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Recurring Public and Political Commotion

The most contentious issues were the ban on supplementary feeding in case of food shortages, in combination with the ban on proactive culling, aimed at reducing population densities to very low levels in order to guarantee a stable food supply. Only reactive culling to prevent unnecessary and prolonged suffering of moribund animals was allowed. In practice, the condition of the animals is monitored on a regular basis and when the condition has reached level 1 (on a scale from 1 to 5) the animal is shot and taken out of the system—a course of action that can be seen as a (political and social) compromise between the ‘wild’ and the ‘domestic’ status of the animals.

This policy caused a great deal of public and political commotion in the winter of 2004/2005. In that period, 14 percent of the konik horses died, as did 22 percent of the red deer and 34 percent of the Heck cattle. In an emergency debate, a majority in the Dutch Parliament demanded immediate supplementary feeding with hay or straw. It is no coincidence that it was Henk Jan Ormel who requested this debate. Ormel was a member of the Christian Democratic Party, the most popular party among famers; he was also a veterinarian, and a member of the supervisory board of the Royal Dutch Veterinary Association. And, as we have seen, the veterinarians are among those groups that fiercely oppose the OVP policy/’

The Minister for Agriculture, Nature and Fisheries told Parliament that, according to the Large Grazers Guidelines, supplementary feeding was not an option because there was no imminent risk of excessive mortality. However, the minister honored the parliamentary request to ask a panel of international experts for advice. In June 2006, the International Committee on the Management of Large Herbivores in the Oostvaardersplassen (ICMO) published its report, “Reconciling Nature and Human Interest” (ICMO 2006). The committee advised the minister to accept periodical reductions in animal welfare as a consequence of ecological management. This kind of management should be optimized by improving the reactive culling policy and expanding the area available for the animals.

The Dutch Society for the Protection of Animals did not want to await ICMO’s report, and went to court at the end of the winter, when the animals are most exposed to hunger and cold, in order to enforce supplementary feeding. The court rejected the claim, a ruling that was upheld on appeal.4 Since this trial, the Society has firmly changed its position on OVP’s policy regarding large grazers and is now fully supportive of the management of the State Forest Service.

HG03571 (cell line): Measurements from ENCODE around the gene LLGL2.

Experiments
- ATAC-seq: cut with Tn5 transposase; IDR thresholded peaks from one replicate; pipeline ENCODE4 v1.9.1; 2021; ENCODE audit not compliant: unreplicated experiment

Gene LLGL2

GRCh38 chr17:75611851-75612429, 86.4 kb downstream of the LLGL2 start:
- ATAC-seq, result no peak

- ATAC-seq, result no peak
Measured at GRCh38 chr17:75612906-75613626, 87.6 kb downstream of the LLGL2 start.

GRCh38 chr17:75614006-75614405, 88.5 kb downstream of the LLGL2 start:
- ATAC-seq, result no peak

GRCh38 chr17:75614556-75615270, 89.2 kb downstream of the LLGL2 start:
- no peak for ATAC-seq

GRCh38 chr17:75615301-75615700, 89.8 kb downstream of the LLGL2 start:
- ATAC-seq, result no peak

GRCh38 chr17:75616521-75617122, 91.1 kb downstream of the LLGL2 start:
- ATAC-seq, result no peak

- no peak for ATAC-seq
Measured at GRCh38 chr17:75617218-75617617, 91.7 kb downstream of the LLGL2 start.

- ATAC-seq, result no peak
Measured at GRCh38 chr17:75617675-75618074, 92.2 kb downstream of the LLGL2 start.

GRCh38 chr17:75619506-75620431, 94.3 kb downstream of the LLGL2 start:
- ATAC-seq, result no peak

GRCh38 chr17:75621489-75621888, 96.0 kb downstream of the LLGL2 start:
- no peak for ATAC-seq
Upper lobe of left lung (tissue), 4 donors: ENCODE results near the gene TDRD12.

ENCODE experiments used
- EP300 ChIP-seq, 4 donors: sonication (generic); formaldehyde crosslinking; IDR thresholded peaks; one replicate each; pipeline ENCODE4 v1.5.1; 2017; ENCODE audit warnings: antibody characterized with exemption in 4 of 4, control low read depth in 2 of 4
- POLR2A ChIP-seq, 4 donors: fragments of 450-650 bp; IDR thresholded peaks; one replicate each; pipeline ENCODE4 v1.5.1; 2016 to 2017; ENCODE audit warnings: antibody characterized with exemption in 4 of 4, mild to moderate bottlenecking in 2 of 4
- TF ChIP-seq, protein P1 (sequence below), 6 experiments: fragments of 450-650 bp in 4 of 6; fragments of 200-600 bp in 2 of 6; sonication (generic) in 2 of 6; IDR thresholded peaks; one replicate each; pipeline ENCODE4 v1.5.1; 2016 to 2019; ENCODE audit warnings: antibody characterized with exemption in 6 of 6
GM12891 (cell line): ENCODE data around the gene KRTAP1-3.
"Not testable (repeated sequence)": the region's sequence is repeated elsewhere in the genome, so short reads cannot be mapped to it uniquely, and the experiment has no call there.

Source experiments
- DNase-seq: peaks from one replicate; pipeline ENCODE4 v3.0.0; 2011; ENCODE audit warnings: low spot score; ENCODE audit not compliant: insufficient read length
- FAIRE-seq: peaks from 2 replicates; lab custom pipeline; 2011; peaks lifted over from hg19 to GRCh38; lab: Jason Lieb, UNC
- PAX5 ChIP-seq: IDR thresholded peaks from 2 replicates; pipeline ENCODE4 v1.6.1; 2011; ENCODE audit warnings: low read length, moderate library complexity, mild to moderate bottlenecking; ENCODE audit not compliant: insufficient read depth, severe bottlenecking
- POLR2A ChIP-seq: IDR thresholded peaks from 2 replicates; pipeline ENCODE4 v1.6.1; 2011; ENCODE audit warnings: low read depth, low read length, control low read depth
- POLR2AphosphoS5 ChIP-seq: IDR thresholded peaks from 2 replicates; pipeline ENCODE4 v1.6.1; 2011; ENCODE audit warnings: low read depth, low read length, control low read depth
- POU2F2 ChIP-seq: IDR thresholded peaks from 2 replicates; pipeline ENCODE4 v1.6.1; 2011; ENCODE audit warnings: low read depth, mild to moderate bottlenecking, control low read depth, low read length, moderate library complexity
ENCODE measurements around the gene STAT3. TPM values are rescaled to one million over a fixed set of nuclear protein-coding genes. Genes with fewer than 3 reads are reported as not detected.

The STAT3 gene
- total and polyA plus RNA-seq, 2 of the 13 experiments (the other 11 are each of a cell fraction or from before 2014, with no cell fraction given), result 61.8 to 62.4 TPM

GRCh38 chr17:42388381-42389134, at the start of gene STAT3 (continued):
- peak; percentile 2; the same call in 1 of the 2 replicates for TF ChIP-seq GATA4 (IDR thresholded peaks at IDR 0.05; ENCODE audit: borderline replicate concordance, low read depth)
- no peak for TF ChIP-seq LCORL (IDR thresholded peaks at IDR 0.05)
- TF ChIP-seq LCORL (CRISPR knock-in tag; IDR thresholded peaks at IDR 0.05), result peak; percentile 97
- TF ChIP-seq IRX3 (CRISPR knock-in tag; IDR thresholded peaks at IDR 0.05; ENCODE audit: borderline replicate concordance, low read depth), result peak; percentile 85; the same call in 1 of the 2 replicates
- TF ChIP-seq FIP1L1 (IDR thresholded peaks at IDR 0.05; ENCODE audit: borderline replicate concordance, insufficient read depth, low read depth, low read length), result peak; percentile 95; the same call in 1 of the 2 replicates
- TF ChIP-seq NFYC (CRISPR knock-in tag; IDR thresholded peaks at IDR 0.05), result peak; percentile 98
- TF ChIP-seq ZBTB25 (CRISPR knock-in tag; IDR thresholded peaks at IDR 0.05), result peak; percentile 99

History repeated itself in 2010, after a prolonged cold winter in which the condition of the animals was severely reduced and substantial numbers had to be culled. Once again, it was Ormel of the Christian Democratic Party who managed to obtain a parliamentary majority behind his request for immediate supplementary feeding of the animals. This time the minister gave in and ordered the State Forest Service to take action. The animals, however, left the hay largely untouched; they preferred the new grass that had started to sprout everywhere in the meantime. “There is no real run on it”, the minister had to admit.

Under pressure from Parliament, the minister put in place a second international commission (ICMO2) to evaluate the management of large herbivores in the О VP and the implementation of the recommendations given in ICMO1 in 2006. In November 2010, the commission published its report, “Natural Processes, Animal Welfare, Moral Aspects and Management of the Oostvaarder-splassen.” In accordance with the Philosophy Group’s ethical framework, ICMO2 considered the status of the large herbivores in the OVP to be ‘in between’ fully wild and domesticated. The following quote from a lecture I gave at Utrecht University in 2010 was included in their report:

The notion of a clear-cut borderline between wildness and domesticity should be replaced by the idea of wildness and domesticity as endpoints of a broad continuum, a transitional zone in which it is not a question of “either-or” but of “less or more”. Our obligations of care should vary according to the direction of the transition along this domesticitywildness continuum, from specific care aimed at individual animals to non-specific care aimed at their habitat.

(ICMO 2010, 48)

To improve animal welfare, the commission recommended further improving the policy of reactive culling; it called for the adoption of a new strategy of “early reactive culling,” taking not only the bodily conditions of the animals into consideration to determine the time and stage of culling but also their habitat conditions, in particular the availability of shelter and the exposure to harsh weather events such as snow or ice.

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